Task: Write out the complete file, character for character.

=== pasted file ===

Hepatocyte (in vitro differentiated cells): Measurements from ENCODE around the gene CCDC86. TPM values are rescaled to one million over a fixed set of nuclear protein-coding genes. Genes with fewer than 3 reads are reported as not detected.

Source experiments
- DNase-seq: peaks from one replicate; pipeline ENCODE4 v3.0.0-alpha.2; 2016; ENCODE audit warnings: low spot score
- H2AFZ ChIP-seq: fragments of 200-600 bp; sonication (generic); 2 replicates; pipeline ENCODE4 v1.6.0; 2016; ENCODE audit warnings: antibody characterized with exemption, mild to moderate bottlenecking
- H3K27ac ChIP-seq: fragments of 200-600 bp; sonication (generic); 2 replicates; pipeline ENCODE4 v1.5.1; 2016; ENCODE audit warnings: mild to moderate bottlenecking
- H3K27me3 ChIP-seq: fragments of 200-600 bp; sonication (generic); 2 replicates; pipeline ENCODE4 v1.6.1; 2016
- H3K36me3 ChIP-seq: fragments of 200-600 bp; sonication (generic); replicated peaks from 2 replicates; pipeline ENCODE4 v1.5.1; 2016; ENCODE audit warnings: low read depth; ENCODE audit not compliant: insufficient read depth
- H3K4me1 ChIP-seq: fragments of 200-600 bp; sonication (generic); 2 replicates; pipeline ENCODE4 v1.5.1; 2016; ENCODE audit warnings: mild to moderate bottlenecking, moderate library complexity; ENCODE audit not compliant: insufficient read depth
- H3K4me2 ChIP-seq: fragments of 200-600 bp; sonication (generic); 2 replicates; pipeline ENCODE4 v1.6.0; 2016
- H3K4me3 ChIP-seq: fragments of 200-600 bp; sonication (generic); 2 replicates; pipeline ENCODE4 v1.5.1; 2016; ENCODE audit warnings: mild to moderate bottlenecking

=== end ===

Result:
Hepatocyte (in vitro differentiated cells): Measurements from ENCODE around the gene CCDC86. TPM values are rescaled to one million over a fixed set of nuclear protein-coding genes. Genes with fewer than 3 reads are reported as not detected.

Source experiments
- DNase-seq: peaks from one replicate; pipeline ENCODE4 v3.0.0-alpha.2; 2016; ENCODE audit warnings: low spot score
- H2AFZ ChIP-seq: fragments of 200-600 bp; sonication (generic); 2 replicates; pipeline ENCODE4 v1.6.0; 2016; ENCODE audit warnings: antibody characterized with exemption, mild to moderate bottlenecking
- H3K27ac ChIP-seq: fragments of 200-600 bp; sonication (generic); 2 replicates; pipeline ENCODE4 v1.5.1; 2016; ENCODE audit warnings: mild to moderate bottlenecking
- H3K27me3 ChIP-seq: fragments of 200-600 bp; sonication (generic); 2 replicates; pipeline ENCODE4 v1.6.1; 2016
- H3K36me3 ChIP-seq: fragments of 200-600 bp; sonication (generic); replicated peaks from 2 replicates; pipeline ENCODE4 v1.5.1; 2016; ENCODE audit warnings: low read depth; ENCODE audit not compliant: insufficient read depth
- H3K4me1 ChIP-seq: fragments of 200-600 bp; sonication (generic); 2 replicates; pipeline ENCODE4 v1.5.1; 2016; ENCODE audit warnings: mild to moderate bottlenecking, moderate library complexity; ENCODE audit not compliant: insufficient read depth
- H3K4me2 ChIP-seq: fragments of 200-600 bp; sonication (generic); 2 replicates; pipeline ENCODE4 v1.6.0; 2016
- H3K4me3 ChIP-seq: fragments of 200-600 bp; sonication (generic); 2 replicates; pipeline ENCODE4 v1.5.1; 2016; ENCODE audit warnings: mild to moderate bottlenecking